Can tourism become the Solomon Islands’ next economic pillar?

A tourist meets some local Solomon Islanders

A tourist meets some local Solomon Islanders

A new study has highlighted the importance of tourism in the Solomon Islands, and its potential to become a new economic pillar of the country.

Commissioned by the Solomon Islands Visitors Bureau (SIVB) and carried out by a Sydney-based research company, the report showed that visitors into into the country had also increased.

Other key findings show that Australians continue to dominate the Solomon Islands tourism landscape, accounting for more than half of all visitors (53 per cent) with leisure traffic accounting for 30 per cent of the country’s overall annual total.

The main reasons cited for visiting the Solomon Islands remain ‘rest and relaxation’  at 38 per cent followed by scuba diving which accounts for 28 per cent of all leisure-based arrivals.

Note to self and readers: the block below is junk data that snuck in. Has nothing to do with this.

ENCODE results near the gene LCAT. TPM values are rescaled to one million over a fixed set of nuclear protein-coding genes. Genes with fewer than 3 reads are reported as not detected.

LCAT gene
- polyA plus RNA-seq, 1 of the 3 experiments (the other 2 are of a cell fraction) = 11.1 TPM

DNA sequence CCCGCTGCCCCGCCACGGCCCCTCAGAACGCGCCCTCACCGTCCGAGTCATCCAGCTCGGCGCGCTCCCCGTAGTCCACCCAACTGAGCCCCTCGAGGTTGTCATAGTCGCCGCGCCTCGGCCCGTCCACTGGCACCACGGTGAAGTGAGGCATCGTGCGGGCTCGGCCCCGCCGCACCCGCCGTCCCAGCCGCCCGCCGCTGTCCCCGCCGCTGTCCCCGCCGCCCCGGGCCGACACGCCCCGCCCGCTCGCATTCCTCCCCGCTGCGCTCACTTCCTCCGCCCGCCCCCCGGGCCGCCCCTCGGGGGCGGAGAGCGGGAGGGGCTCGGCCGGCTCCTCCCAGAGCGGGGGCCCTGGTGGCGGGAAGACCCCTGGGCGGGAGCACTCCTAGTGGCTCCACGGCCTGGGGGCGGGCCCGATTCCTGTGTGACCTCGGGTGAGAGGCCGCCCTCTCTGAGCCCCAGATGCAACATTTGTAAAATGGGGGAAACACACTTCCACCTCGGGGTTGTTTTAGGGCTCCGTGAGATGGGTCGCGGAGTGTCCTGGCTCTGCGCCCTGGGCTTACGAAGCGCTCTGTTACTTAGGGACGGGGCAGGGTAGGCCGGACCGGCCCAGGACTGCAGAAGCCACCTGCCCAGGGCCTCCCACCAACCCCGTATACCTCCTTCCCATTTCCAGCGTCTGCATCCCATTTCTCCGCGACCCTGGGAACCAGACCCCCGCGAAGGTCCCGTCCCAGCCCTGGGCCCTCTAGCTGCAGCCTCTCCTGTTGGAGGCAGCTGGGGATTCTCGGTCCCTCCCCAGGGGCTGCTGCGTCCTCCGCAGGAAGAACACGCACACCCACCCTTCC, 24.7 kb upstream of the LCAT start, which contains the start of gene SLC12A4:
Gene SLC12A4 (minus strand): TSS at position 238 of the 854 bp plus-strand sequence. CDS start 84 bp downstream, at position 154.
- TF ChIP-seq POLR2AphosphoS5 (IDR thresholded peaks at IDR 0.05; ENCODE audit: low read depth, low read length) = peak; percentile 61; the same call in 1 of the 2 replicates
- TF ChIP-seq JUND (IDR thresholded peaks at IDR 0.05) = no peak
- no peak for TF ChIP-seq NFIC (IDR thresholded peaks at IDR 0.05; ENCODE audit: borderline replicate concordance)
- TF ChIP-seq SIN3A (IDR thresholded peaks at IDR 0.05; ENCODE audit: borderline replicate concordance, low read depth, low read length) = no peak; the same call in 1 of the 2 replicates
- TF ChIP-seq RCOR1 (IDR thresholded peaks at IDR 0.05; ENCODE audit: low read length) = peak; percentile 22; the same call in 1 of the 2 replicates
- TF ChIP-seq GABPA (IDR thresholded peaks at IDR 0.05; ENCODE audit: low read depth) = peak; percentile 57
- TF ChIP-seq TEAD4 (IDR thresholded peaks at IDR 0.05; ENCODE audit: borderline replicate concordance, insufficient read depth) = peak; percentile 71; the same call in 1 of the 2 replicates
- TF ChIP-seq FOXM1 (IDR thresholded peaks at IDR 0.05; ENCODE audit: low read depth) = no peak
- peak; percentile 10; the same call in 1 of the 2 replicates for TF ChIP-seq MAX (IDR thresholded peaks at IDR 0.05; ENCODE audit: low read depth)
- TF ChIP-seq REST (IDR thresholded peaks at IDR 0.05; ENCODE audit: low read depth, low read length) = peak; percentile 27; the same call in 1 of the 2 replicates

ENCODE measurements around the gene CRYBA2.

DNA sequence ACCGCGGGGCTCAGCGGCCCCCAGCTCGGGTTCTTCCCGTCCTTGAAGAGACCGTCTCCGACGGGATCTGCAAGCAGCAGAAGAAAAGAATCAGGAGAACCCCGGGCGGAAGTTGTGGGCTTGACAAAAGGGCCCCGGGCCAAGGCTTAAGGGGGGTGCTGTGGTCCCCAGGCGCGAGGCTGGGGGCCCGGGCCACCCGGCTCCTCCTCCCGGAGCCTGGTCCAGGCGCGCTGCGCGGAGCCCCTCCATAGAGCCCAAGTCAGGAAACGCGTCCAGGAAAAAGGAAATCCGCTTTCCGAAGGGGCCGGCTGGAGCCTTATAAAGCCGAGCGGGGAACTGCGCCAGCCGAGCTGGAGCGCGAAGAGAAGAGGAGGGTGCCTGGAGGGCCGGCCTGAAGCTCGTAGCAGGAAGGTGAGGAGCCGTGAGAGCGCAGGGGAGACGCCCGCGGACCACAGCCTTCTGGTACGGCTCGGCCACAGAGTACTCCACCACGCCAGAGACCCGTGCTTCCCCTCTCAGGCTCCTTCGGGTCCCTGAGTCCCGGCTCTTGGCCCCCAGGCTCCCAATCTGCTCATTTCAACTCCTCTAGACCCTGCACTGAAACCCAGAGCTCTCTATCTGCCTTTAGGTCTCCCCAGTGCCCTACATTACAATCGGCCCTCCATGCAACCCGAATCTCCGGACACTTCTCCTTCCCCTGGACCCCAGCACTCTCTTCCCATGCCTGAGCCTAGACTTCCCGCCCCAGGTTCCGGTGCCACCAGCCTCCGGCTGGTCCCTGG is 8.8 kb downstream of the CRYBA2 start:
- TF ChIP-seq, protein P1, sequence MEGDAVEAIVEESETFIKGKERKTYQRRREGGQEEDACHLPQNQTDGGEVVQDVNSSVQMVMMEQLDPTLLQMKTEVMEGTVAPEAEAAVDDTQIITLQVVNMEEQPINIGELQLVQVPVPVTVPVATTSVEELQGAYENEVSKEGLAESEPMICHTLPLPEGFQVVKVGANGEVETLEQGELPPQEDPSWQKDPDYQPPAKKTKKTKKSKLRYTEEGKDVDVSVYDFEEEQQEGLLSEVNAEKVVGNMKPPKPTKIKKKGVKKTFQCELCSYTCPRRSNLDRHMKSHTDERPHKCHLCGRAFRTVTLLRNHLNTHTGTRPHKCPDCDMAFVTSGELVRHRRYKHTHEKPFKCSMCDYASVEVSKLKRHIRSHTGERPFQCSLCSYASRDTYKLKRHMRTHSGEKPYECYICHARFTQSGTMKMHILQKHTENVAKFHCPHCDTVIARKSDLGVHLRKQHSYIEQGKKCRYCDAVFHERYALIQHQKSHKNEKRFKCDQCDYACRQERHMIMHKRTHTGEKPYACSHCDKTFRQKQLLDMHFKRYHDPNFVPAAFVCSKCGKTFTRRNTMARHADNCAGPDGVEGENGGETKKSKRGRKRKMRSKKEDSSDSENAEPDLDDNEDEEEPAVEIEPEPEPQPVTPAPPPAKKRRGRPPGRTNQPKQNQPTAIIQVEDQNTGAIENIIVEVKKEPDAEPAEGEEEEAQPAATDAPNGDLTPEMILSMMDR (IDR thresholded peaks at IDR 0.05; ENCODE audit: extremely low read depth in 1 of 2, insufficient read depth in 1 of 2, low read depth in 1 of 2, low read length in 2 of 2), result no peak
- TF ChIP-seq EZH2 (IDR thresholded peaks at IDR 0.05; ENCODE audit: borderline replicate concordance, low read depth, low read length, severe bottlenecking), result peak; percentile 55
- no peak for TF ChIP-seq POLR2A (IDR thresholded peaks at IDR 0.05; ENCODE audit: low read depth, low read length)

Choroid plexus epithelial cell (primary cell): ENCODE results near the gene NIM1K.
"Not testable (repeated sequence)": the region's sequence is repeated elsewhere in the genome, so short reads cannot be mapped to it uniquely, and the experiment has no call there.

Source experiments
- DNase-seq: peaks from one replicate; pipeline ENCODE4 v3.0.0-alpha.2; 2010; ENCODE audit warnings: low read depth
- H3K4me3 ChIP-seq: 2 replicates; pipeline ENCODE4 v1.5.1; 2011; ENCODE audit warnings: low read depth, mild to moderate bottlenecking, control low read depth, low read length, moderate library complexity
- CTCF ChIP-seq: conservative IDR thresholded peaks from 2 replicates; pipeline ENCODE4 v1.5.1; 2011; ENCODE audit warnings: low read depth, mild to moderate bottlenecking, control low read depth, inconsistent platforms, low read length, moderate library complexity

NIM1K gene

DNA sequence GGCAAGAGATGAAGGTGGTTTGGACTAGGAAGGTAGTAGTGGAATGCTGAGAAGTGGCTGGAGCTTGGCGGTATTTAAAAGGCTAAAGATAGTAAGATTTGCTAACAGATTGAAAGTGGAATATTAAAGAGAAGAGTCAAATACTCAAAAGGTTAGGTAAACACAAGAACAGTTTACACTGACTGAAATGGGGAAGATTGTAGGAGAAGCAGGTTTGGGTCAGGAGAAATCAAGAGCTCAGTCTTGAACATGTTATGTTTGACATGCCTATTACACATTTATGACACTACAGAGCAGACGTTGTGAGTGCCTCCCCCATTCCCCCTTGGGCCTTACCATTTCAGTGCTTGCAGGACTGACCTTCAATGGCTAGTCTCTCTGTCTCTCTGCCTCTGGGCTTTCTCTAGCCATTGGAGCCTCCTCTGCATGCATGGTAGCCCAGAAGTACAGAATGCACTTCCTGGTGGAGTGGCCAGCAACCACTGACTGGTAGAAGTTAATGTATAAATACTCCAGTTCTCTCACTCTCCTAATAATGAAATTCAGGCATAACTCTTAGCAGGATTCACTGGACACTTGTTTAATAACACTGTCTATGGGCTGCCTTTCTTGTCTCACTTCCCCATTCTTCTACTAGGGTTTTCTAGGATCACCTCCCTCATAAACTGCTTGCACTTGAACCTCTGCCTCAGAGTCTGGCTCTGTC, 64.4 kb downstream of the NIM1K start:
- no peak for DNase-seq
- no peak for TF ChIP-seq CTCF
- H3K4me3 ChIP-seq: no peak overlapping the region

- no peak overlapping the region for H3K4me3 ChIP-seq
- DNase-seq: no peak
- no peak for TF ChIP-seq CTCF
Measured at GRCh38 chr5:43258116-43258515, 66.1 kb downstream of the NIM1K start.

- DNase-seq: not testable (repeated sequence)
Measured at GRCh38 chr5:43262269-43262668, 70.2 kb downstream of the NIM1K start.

Some of the stunning scenery in the Solomons

Some of the stunning scenery in the Solomons

The survey also found that while water-based activities such as swimming and snorkelling were high on visitors’ wish lists, sightseeing, culture, history and in particular WWII, shopping, hiking, fishing, sailing and kayaking were among the top 10 reasons for visiting.

Meanwhile, the statement said one of the country’s biggest draw-cards remains the friendliness of its people, a factor the Sydney research firm described as “compelling”.

Further insights detailed 62 per cent of visitors stating that they would “definitely” recommend a Solomon Islands holiday. 79 per cent said they would return to the destination for a further visit within the next five years.

A typical beach scene in the Solomons

A typical beach scene in the Solomons

Describing the findings as very positive and evidence that the tourism industry is “staying on track” to becoming a major economic pillar in short time, SIVB CEO, Josefa ‘Jo’ Tuamoto said there were still areas partly seen as constraining the destination’s overall tourism sector growth – accommodation infrastructure and sales agents’ awareness.

Mr Tuamoto was hopeful the country’s successful bid to stage the 2023 Pacific Games would have a major flow-on impact, both from the perspective of increased investment in infrastructure and particularly, hotel accommodation and a dedicated convention facility.

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